Cooper says she’s baffled why many business owners are not friendlier to their regular Native clients, not greeting them, learning their names, or finding out where they’re from.
“How many years have we done business in Val-d’Or?” she demanded. “We should be called part of the community by now. They should know us by name, know where we’re from.”
Cooper said that before she quit drinking seven years ago, she spent a lot of time in Val-d’Or’s bars, where she experienced some nightmarish scenes.
“My friend got raped behind a bar, in one of the alleyways,” Cooper remembered. “It was white men drinking in the bar – they gang-raped her. I remember picking her up. She wanted to call the police, but we were so afraid. She kept it a secret for a long time – she was too afraid of what might happen if she pressed charges.”
For Cooper, this attitude is part of a much longer dismissal of Indigenous suffering that goes back to residential schools.
“If it was a white girl who was missing [instead of Sindy Ruperthouse], believe me, Val-d’Or would be turned upside down,” she said. “With residential schools, kids didn’t come home. Nobody reported it. Nobody blinked. Everybody went about their business.”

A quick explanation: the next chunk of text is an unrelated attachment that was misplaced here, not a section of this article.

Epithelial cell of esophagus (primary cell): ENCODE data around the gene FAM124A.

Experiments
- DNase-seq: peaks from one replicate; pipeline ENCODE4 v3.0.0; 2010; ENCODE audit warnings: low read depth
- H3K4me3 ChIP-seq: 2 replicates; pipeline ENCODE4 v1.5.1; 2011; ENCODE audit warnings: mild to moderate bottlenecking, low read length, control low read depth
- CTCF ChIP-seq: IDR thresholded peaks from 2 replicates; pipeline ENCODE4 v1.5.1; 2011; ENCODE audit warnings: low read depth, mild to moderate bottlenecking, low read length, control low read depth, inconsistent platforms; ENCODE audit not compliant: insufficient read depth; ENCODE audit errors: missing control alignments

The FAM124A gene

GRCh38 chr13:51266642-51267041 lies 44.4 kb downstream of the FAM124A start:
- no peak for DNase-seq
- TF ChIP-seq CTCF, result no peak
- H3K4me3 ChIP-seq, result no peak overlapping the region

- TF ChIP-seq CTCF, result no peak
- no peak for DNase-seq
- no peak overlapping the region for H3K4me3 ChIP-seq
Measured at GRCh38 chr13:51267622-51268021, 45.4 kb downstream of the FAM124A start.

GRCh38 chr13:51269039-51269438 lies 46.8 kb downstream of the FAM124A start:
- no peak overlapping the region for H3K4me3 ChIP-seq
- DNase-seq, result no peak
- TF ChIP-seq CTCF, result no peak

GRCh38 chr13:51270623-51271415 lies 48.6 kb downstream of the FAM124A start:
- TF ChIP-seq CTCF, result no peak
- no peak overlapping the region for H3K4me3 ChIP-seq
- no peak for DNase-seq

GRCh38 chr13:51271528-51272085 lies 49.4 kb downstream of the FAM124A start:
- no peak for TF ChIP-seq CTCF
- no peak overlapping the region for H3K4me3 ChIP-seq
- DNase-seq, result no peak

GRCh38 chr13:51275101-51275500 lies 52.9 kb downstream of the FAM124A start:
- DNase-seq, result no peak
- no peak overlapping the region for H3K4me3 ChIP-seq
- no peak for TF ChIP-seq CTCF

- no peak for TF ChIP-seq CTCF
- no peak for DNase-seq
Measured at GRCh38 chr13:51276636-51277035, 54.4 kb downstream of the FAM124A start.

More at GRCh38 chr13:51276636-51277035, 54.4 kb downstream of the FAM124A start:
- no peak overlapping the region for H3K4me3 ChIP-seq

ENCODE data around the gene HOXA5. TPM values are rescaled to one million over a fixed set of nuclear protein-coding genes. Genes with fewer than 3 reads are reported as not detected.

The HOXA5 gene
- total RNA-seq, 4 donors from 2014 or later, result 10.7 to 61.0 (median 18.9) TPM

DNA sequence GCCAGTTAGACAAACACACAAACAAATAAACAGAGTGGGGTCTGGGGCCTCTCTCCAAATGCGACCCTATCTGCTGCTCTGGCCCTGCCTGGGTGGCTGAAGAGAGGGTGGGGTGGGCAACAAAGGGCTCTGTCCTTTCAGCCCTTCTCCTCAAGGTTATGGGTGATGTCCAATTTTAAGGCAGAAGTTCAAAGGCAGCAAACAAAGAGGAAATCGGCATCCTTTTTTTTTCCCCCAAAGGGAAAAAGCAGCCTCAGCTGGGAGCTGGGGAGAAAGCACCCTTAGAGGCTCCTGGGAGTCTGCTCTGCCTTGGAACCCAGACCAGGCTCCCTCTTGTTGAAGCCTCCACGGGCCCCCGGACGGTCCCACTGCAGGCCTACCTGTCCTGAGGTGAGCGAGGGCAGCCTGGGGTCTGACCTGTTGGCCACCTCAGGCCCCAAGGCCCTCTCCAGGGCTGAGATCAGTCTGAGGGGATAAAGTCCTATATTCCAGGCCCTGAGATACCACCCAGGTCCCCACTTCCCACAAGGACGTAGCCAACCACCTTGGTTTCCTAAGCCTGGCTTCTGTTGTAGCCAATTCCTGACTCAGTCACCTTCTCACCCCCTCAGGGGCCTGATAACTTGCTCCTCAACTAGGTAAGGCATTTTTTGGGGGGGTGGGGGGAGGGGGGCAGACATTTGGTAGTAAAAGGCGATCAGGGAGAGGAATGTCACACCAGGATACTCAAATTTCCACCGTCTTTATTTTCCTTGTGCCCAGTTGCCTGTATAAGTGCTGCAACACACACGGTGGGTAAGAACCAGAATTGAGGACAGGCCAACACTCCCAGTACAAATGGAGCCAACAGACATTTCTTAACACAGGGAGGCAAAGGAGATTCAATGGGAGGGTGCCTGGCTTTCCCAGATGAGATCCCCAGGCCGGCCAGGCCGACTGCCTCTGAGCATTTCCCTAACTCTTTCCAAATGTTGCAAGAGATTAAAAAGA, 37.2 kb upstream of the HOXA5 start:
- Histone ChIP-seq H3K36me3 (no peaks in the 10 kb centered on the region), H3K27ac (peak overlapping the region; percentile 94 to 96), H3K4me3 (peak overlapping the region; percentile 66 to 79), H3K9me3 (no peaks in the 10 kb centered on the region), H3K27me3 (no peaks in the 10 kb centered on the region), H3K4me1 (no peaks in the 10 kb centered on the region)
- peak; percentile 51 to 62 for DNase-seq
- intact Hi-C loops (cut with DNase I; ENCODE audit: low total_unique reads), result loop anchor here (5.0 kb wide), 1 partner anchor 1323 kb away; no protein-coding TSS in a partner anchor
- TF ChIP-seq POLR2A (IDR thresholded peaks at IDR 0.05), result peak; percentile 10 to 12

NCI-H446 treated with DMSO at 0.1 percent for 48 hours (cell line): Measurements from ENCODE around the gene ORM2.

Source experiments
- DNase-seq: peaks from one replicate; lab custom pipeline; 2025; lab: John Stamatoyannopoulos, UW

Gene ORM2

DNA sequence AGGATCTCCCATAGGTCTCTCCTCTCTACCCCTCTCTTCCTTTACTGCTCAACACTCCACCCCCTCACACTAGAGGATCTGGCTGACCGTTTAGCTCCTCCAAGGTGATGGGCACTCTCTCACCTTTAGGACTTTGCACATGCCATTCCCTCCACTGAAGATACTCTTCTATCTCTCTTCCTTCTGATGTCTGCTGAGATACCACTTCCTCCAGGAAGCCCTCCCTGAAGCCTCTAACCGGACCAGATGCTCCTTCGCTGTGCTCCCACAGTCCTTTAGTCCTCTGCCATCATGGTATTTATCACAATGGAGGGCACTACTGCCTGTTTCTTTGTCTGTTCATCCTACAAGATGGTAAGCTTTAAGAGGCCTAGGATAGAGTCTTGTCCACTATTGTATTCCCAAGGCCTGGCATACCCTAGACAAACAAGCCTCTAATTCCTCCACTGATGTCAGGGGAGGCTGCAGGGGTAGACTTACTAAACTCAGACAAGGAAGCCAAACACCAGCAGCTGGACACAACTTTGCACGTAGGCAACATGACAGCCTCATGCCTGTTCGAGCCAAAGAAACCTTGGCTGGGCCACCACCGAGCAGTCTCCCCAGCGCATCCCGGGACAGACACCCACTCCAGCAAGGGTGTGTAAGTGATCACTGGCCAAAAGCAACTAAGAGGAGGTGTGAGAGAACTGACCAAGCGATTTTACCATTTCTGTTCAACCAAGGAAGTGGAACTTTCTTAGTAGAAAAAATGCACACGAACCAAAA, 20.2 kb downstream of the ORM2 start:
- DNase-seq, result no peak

In Ottawa, she says, she’s treated well by the staff of the stores in which she shops, and she enjoys the tax exemption in places there for those with status cards. Meanwhile, during a recent visit to a Winners outlet in Val d’Or, she was treated with an unusual friendliness and respect by the staff, an experience she says a Cree friend also had while eating at a St. Hubert restaurant there.
Neeposh, meanwhile, says she needed to meet a person in a shopping mall in Val-d’Or and was shocked to discover herself the only Native in the place. “There is an impact,” Neeposh said. “I’m very grateful that it’s non-violent, even on social media. It’s a good thing.”
As for Cooper, she fully backed the Cree decision to cut ties with Val-d’Or businesses over the issue. “When the Crees decide to do something, they’re powerful,” she said. “In Val-d’Or, they don’t realize the power we have. Money holds a lot of power. But a group of people holds a lot of power to make a revolution, to make a big change.”